Broadcom Abandons Qualcomm Takeover Bid After Donald Trump Blocked The Deal Over National Security

If Broadcom Is Successful With the Qualcomm Acquisition, Intel Could Step in Immediately With an Offer for Broadcom

The White House has taken actions against a major corporate deal that could potentially give China an influential edge in global technology. President Donald Trump has blocked a planned takeover of the Qualcomm chipmaker by the Singapore-based rival Broadcom over national security. The order indicated "clear evidence" that the proposed $140 billion deal "threatens to impair the national security of the US". In contrast to this, Broadcom has dropped its bid for Qualcomm takeover. So let's dive in to see some more details on the matter.

Broadcom Retreats Ambitions To A Potential Qualcomm Takeover As Donald Trump Bans The Deal

The decision to abandon the takeover bid for Qualcomm Inc. comes after the President of the United States, Donald Trump blocked the deal on the bases of national security. Late Monday, Broadcom said in a statement regarding the order that it "strongly disagrees that its proposed acquisition of Qualcomm raises any national security concerns."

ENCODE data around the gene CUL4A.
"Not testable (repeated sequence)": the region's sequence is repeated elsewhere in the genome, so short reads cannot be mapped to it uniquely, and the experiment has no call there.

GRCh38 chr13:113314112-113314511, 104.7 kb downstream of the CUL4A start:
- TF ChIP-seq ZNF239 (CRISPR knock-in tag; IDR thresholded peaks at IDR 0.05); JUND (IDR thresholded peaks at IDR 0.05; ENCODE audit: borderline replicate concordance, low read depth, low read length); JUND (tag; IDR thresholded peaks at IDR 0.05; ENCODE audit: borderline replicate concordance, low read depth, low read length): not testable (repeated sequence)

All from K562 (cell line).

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Qualcomm rejected Broadcom's hostile takeover bid which would have combined the two computer chip makers. The takeover was under investigation by the Committee on Foreign Investment in the U.S (CFIUS). The agency operated under the Treasury Department and examines deals or takeovers that could potentially give a foreign investor control of the business in the United States.

The investigation confirmed threats related to national security. Treasury Department further sent a letter to both, Broadcom and Qualcomm which was made public on the 12th of March. Later on, recommendations by the committee made Trump ban the deal.

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The company said that “Although we are disappointed with this outcome, Broadcom will comply,” Furthermore, Broadcom also stated that it will continue with its plans to shift its headquarters back to the United States. In addition to this, the company has also forgone its work for independent director nominees for the target's board.

The company launched its bid for the takeover back in November of last year and was spontaneously and repeatedly rejected by Qualcomm's board and management. Broadcom gathered in support from investors to overcome the resistance of the target in favor of a potential deal.

Broadcom targetted control of the board so it could move forward in the takeover business. However, on March 4, CFIUS ordered Qualcomm to postpone a shareholder meeting in order to vote on nominees of Broadcom as directors of the takeover. The agency further stated that the Defence Department in the United States relies on Qualcomm's products, based in San Diego. According to a letter from the Treasury, the company has "active sole source classified prime contracts."

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There will be more to the story, so be sure to stay tuned. Moreover, share your thoughts on the ending of a potential Qualcomm.

News Source: Bloomberg

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